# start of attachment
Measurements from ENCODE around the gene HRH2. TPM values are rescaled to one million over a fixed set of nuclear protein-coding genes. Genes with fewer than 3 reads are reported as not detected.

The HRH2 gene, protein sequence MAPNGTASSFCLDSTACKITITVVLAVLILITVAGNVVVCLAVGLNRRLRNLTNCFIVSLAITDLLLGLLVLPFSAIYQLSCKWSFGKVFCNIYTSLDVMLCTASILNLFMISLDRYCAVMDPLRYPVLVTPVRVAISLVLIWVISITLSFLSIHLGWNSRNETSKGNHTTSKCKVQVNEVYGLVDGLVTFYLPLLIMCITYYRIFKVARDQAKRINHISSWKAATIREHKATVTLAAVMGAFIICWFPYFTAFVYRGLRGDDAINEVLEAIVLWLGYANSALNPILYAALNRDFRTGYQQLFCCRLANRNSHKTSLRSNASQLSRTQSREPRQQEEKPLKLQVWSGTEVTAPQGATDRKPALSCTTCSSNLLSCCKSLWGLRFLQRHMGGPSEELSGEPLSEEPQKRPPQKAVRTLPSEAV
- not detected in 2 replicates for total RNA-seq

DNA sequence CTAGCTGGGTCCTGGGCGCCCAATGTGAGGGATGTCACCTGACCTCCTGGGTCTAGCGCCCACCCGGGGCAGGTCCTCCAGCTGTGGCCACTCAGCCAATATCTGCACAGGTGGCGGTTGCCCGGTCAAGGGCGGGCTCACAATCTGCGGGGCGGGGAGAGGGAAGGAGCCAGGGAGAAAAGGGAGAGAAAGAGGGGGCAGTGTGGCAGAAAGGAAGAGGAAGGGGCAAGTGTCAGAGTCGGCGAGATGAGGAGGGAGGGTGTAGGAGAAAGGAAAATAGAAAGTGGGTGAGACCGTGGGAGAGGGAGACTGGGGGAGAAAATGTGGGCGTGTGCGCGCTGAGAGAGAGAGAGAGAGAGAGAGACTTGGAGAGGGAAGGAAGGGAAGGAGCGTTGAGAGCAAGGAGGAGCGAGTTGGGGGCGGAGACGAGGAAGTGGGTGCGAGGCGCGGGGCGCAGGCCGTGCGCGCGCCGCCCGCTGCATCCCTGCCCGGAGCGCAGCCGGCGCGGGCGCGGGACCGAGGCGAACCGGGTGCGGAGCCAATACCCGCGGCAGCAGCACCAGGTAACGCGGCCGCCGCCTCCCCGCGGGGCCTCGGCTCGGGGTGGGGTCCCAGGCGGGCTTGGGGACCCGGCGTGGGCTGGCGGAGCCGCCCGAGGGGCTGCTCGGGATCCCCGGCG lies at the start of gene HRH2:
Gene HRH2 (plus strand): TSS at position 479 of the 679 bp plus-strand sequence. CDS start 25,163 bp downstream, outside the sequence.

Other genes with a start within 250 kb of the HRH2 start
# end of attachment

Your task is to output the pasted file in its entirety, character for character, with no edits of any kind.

Measurements from ENCODE around the gene HRH2. TPM values are rescaled to one million over a fixed set of nuclear protein-coding genes. Genes with fewer than 3 reads are reported as not detected.

The HRH2 gene, protein sequence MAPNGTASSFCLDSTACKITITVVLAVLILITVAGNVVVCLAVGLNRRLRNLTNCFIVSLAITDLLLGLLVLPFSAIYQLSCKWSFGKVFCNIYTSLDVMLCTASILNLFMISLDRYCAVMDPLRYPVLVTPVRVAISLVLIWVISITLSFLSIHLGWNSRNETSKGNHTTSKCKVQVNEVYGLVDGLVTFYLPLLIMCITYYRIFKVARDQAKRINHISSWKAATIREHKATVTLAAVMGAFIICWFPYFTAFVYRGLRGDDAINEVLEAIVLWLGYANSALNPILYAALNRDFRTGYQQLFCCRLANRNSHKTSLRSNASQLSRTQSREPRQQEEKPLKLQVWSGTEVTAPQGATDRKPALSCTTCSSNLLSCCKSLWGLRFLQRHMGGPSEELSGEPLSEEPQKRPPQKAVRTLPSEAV
- not detected in 2 replicates for total RNA-seq

DNA sequence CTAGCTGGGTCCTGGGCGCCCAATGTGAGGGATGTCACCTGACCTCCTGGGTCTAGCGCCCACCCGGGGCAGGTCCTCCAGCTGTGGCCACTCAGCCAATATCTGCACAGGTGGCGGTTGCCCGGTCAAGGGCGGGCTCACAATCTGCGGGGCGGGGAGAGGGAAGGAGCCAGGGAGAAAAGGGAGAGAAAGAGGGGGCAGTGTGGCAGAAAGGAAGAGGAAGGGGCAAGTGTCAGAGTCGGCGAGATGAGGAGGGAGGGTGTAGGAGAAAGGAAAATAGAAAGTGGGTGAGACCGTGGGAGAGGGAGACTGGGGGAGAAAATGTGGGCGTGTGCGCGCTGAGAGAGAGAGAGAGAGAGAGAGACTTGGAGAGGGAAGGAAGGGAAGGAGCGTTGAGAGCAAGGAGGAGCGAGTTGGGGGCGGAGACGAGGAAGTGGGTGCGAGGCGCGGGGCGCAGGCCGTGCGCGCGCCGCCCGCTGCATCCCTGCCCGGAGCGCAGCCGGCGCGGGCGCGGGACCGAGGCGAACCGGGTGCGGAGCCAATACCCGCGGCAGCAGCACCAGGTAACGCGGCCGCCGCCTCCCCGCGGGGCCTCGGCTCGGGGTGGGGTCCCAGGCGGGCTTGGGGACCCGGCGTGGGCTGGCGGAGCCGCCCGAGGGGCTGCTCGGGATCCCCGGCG lies at the start of gene HRH2:
Gene HRH2 (plus strand): TSS at position 479 of the 679 bp plus-strand sequence. CDS start 25,163 bp downstream, outside the sequence.

Other genes with a start within 250 kb of the HRH2 start